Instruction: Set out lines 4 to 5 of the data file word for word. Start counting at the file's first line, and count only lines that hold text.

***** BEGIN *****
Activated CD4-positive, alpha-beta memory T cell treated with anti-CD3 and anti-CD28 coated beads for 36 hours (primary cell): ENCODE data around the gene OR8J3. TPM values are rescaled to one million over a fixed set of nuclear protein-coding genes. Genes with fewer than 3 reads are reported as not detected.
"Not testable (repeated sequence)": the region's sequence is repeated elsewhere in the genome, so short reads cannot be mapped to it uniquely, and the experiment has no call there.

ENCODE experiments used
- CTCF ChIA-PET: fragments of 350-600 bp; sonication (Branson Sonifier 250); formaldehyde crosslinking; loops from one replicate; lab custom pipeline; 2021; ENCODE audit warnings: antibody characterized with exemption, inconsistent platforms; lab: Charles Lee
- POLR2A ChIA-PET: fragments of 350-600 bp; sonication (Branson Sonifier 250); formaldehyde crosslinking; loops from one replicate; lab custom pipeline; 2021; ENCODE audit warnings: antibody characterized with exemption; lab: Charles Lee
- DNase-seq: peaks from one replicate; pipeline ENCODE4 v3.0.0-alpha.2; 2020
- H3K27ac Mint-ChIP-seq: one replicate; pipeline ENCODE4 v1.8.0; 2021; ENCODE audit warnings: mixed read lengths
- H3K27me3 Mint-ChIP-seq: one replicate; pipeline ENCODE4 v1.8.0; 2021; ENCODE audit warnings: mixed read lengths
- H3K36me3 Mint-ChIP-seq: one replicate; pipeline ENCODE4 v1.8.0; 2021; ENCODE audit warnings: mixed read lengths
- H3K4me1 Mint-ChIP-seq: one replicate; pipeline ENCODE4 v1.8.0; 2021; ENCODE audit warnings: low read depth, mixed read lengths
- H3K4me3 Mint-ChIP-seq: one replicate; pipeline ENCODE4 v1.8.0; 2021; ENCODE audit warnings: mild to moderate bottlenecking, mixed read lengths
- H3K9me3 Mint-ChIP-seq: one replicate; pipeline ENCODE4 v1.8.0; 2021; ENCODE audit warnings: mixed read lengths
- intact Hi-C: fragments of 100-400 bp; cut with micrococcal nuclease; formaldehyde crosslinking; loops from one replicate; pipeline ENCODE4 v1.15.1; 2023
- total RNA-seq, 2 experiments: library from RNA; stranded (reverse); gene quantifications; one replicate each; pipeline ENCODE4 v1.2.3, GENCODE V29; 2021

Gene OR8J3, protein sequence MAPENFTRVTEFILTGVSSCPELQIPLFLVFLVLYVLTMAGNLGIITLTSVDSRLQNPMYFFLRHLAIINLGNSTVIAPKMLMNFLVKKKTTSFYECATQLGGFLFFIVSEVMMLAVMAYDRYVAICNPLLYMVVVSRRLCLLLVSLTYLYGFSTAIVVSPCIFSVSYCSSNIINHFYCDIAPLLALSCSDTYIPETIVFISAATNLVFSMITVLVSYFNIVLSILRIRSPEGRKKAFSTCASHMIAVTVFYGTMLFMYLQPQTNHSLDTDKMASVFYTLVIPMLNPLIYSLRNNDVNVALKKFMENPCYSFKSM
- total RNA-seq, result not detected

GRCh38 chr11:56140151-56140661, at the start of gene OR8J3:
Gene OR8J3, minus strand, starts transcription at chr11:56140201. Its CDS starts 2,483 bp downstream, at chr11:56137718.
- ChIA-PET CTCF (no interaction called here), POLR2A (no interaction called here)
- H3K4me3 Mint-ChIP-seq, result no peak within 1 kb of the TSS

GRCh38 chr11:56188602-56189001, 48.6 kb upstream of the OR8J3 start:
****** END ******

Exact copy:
- CTCF ChIA-PET: fragments of 350-600 bp; sonication (Branson Sonifier 250); formaldehyde crosslinking; loops from one replicate; lab custom pipeline; 2021; ENCODE audit warnings: antibody characterized with exemption, inconsistent platforms; lab: Charles Lee
- POLR2A ChIA-PET: fragments of 350-600 bp; sonication (Branson Sonifier 250); formaldehyde crosslinking; loops from one replicate; lab custom pipeline; 2021; ENCODE audit warnings: antibody characterized with exemption; lab: Charles Lee